Going from 4.58% to to 4.82% is also a 4.979% improvement.

comment by Gunnar_Zarncke · 2015-06-06T09:44:30.265Z · score: 3 (3 votes) · LW · GW

. Even as the AI safety / control / Friendliness field gets more attention and funding, it seems easy to foresee a future where mainstream AI researchers continue to ignore such work because it does not contribute to the tenths of a percent that they are seeking but instead can only hinder their efforts.

Or even worse that AI research overall takes the form of a race to the precipice. Think self-opimizing AI being employed to shave of some more percentage points.

comment by jacob_cannell · 2015-06-10T03:56:34.567Z · score: 0 (0 votes) · LW · GW

Machine learning is already increasingly about automatic optimization. But it all depends on the task and training. Many layers of self-optimization on an image benchmark just leads to a good vision system, not AGI. Self-optimization is probably necessary for AGI, but it is not sufficient.

comment by Gunnar_Zarncke · 2015-06-06T21:44:35.478Z · score: 2 (2 votes) · LW · GW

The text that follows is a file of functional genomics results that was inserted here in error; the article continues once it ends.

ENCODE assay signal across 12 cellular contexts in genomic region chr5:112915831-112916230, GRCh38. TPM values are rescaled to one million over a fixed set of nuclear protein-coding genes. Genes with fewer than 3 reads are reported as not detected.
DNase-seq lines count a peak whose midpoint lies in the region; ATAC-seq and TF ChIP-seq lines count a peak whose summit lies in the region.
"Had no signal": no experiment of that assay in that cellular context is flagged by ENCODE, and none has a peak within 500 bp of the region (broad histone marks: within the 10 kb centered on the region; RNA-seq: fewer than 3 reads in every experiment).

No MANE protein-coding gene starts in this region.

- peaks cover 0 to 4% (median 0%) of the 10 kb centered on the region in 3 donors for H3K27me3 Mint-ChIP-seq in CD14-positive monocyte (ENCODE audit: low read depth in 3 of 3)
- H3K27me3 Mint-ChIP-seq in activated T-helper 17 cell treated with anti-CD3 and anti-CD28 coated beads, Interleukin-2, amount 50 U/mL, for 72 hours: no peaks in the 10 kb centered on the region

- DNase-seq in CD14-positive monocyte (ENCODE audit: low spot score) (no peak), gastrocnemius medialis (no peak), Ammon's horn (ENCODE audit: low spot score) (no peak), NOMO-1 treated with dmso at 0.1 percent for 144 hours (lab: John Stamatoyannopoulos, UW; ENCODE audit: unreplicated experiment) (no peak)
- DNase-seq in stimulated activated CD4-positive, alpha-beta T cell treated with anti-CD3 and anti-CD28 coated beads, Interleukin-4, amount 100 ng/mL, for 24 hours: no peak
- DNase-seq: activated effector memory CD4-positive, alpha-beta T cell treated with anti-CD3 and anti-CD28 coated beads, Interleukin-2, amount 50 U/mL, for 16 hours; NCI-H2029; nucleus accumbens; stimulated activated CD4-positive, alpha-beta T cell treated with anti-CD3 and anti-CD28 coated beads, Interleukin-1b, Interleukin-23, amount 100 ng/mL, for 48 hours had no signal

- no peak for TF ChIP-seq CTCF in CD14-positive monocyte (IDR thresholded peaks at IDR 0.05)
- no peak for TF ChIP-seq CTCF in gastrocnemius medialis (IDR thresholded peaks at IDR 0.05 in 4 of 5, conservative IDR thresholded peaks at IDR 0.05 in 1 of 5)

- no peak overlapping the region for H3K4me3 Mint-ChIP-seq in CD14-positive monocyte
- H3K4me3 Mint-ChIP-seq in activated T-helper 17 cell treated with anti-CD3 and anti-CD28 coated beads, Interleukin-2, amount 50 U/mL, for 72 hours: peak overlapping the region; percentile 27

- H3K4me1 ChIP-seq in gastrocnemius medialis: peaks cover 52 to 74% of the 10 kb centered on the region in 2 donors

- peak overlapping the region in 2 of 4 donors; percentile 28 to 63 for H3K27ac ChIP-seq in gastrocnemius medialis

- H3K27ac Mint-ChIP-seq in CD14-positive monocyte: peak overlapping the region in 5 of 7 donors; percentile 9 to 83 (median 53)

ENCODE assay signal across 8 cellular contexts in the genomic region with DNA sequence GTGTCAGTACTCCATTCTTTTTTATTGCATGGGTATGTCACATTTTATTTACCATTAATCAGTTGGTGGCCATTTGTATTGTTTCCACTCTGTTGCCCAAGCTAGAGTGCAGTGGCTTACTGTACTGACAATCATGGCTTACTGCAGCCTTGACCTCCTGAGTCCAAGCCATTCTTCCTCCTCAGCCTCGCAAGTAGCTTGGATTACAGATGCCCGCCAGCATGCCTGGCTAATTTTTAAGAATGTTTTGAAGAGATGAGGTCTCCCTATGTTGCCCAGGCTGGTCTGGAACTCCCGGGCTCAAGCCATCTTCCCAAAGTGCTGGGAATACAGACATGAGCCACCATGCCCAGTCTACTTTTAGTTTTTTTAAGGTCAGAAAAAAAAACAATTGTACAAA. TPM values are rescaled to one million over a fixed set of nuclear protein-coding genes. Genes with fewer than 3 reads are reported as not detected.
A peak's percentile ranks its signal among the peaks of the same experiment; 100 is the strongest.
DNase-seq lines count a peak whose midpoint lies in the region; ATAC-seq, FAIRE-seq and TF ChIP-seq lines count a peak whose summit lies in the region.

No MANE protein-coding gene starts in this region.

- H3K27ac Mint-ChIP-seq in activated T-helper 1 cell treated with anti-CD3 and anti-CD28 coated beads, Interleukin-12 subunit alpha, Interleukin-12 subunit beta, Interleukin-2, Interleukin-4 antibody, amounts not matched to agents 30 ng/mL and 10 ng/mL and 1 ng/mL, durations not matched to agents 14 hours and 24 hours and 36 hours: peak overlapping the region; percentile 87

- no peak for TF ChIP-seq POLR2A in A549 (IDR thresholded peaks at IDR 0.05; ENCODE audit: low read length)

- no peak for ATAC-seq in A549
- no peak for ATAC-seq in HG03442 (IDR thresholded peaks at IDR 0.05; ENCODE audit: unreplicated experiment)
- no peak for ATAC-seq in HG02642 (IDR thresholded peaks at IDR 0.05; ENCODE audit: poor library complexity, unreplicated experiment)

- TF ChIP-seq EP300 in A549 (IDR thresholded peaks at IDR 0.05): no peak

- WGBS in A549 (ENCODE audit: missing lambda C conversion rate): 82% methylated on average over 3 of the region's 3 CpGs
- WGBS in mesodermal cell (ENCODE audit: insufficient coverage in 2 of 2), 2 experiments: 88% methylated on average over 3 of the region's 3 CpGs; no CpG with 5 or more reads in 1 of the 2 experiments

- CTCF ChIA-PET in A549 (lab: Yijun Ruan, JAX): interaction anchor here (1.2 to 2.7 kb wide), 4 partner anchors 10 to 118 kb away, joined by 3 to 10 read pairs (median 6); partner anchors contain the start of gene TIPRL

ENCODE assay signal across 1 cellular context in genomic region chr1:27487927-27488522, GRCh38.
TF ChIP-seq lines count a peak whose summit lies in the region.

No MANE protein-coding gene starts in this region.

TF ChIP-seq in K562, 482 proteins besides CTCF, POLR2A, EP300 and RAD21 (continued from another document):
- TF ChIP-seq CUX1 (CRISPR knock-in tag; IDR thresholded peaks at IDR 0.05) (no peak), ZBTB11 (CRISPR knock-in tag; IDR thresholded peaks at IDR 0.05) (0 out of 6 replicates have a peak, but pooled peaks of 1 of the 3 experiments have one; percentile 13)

Summary of the cheat: They tried 200 times (in one year; instead of at most once a week) and got lucky because of minor randomization artefacts.

comment by buybuydandavis · 2015-06-06T22:19:37.314Z · score: 2 (2 votes) · LW · GW

Are the 200 results out there? I'd like to see how the distribution compared to Google's value.

comment by satt · 2015-06-08T22:34:40.010Z · score: 0 (0 votes) · LW · GW

200 times (in one year; instead of at most once a week)

Twice a week, according to the article...

comment by ZankerH · 2015-06-06T08:37:13.971Z · score: 2 (4 votes) · LW · GW

"Meaningless" is an understatement. In computer vision, once you arrive at such small error rates and improvements, you're effectively no longer solving the problem, you're solving the data set - which is exactly what the "cheating" consisted of in this case.